'The Umbrella Mouse' is a unique and daring story full of humour, warmth and the realities of war. Fabulously told and beautifully illustrated, it surpasses expectations in its depiction of the Second World War, as seen by animals.
When a bomb destroys Pip Hanway's home, the umbrella shop James Smith & Sons, the young mouse is forced to fend for herself in a war torn London in 1944. Having lost her parents, but still carrying her umbrella home, Pip dares to embark on a journey to Northern Italy to see her relatives at the world's only umbrella museum. But to do so Pip must join the animal resistance, Noah's Ark, and face big dangers that will test the courage of her little heart.
In spite of many classic Second World War children's books, children today still do not know enough about its history. Thankfully 'The Umbrella Mouse' is a wonderfully different story set towards the end of that last war that is sure to captivate a whole new generation of children. The conceit is zany but brilliant. By focusing on an orphaned mouse the reader is at once confronted by the horrors of war to the smallest degree. I found it truly compelling to imagine a bombed out London through the eyes of a mouse. By taking history and down-scaling it, we see it with renewed perspective and horror. Anna Fargher does all this with genius skill; balancing the whimsical with warmth and humour while tackling the realities of war with a paw-light touch. There were moments that I was genuinely moved. Poor Pip loses everything and Fargher gives her little heart such huge range that it becomes incredibly affecting. Children will love this but there is so much to question and contemplate about the Second World War too: the bombing of London, the use of the underground, the cabinet war rooms, the resistance in France, the experience of young soldiers and the role played by animals. Fargher brings all this to life in a way that few authors have dared to do.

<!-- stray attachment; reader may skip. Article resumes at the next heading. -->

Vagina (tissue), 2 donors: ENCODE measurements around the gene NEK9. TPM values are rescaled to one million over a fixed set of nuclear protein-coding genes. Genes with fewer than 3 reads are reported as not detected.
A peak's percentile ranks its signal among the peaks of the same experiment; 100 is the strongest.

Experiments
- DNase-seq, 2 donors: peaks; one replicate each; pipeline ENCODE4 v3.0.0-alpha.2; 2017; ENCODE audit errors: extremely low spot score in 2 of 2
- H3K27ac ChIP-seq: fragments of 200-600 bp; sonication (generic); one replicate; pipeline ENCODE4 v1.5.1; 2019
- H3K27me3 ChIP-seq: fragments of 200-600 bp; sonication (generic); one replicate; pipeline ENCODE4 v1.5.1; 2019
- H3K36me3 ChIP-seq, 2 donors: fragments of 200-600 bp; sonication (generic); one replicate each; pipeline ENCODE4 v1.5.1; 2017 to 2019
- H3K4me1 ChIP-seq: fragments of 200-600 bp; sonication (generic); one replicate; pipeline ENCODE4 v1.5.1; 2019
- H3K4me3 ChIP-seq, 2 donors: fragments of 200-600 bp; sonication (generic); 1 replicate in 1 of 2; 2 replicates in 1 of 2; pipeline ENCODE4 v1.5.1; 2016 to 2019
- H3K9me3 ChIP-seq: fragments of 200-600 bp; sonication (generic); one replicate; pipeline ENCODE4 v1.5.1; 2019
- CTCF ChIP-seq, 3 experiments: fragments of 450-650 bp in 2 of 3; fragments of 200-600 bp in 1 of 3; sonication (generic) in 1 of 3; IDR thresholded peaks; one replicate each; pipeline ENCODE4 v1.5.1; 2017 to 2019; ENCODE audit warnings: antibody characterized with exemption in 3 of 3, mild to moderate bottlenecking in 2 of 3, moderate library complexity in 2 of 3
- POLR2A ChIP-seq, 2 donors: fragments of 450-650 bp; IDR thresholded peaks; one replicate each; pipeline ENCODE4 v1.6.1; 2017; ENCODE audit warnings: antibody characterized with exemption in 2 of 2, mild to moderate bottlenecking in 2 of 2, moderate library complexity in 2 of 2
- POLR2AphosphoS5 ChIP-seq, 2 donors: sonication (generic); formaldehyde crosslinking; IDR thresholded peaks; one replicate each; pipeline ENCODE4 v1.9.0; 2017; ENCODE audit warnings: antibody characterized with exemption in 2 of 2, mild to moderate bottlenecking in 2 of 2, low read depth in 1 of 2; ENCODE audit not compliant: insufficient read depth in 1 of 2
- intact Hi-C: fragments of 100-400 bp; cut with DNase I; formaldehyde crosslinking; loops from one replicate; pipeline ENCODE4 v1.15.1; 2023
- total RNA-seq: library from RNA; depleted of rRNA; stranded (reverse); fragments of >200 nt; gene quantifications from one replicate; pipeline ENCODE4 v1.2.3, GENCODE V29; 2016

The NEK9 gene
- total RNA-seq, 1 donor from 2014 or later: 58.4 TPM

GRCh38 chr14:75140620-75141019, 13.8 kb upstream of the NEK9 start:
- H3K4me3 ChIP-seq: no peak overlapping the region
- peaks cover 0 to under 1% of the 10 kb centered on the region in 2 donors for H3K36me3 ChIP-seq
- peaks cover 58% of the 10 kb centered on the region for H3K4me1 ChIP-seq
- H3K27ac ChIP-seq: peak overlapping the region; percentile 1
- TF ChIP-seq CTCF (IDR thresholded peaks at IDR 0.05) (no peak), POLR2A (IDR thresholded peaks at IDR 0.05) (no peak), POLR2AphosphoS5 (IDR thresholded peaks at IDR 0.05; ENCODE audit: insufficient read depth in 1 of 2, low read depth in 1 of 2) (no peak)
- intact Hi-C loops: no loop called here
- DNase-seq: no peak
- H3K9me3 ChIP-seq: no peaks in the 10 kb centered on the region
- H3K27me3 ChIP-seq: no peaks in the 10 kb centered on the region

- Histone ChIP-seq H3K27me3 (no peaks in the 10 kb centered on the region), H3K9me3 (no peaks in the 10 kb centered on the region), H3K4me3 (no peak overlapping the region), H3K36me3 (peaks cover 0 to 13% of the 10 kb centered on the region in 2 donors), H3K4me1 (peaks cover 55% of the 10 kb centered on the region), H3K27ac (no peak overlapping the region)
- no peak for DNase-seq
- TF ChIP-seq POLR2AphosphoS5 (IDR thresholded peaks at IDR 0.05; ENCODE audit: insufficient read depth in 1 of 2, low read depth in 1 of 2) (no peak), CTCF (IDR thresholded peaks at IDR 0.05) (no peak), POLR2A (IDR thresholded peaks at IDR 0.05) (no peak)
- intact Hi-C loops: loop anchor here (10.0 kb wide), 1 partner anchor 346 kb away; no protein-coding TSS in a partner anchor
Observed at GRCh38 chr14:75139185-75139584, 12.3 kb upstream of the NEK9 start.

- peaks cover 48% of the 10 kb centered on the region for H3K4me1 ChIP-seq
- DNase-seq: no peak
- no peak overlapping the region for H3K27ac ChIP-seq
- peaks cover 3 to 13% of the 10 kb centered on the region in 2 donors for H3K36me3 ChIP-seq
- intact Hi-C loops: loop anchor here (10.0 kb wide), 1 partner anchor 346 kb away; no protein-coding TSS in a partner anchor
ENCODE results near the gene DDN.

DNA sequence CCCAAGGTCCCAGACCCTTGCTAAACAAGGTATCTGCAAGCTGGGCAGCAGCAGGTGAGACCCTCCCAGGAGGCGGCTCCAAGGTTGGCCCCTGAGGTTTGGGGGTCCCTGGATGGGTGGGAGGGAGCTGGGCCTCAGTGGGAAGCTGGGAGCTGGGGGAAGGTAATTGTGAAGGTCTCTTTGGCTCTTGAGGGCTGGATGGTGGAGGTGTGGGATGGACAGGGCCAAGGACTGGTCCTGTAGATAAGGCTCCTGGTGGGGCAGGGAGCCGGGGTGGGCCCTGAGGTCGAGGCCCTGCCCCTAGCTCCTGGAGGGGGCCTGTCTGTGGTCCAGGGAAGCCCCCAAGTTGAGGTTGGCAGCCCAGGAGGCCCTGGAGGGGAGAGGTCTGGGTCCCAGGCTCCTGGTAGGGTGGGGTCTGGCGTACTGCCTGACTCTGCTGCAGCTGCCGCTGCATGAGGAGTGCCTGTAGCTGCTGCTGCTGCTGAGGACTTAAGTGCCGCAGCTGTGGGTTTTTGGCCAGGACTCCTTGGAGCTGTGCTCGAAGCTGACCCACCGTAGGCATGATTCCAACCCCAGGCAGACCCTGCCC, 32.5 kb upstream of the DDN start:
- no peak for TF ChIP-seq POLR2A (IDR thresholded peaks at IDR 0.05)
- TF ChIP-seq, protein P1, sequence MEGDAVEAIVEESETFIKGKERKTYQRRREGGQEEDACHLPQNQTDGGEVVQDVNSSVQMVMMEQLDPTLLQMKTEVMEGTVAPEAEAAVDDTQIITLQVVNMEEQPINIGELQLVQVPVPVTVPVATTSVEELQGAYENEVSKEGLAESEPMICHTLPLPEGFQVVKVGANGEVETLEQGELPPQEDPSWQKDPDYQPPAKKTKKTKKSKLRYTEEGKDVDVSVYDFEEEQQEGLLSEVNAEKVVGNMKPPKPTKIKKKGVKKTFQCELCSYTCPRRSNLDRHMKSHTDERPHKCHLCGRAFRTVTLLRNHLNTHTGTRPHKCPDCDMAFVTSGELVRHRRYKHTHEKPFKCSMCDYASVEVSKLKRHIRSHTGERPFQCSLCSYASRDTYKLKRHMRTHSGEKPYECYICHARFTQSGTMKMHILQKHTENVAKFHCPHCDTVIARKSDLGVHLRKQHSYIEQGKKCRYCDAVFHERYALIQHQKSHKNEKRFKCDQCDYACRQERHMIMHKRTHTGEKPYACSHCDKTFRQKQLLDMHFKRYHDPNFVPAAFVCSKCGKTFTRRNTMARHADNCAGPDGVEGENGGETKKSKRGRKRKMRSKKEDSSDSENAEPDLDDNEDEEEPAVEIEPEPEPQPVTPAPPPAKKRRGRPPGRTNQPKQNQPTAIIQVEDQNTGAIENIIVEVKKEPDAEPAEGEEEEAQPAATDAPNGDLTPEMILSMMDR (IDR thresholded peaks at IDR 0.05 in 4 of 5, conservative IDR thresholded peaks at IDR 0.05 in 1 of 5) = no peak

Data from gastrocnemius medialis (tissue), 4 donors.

As a child I loved books such as 'Redwall' and 'Blitz Cat', and so I would have absolutely adored this. Sam Usher's illustrations compliment the text beautifully and the cover itself is a wonder to capture anyone's attention. This is sure to become a curriculum staple and a classic tail of the Second World War!